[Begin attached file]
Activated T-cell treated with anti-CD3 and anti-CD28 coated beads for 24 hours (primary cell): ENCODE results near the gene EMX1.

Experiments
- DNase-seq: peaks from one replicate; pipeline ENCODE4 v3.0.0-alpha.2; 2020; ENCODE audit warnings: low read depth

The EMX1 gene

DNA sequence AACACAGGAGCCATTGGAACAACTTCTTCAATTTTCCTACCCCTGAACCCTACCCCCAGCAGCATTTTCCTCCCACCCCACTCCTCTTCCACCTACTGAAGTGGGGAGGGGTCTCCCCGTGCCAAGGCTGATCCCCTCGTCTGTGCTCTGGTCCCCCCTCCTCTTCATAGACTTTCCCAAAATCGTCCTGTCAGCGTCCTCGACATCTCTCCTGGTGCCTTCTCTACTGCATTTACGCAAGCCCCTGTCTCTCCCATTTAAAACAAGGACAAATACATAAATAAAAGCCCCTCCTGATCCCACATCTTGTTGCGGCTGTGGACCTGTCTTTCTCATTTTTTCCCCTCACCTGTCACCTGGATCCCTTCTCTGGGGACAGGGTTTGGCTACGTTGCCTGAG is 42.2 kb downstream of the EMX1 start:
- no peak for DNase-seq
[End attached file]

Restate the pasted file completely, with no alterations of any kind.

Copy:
Activated T-cell treated with anti-CD3 and anti-CD28 coated beads for 24 hours (primary cell): ENCODE results near the gene EMX1.

Experiments
- DNase-seq: peaks from one replicate; pipeline ENCODE4 v3.0.0-alpha.2; 2020; ENCODE audit warnings: low read depth

The EMX1 gene

DNA sequence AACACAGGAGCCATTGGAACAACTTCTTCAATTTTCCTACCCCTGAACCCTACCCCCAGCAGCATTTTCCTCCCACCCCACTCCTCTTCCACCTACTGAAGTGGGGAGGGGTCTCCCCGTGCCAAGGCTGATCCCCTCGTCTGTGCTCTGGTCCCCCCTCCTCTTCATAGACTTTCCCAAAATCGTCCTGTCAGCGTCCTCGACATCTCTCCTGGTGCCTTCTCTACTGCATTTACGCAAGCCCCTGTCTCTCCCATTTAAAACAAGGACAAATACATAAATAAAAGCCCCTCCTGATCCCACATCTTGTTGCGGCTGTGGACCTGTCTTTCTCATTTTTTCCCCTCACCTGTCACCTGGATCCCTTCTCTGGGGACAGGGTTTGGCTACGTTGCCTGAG is 42.2 kb downstream of the EMX1 start:
- no peak for DNase-seq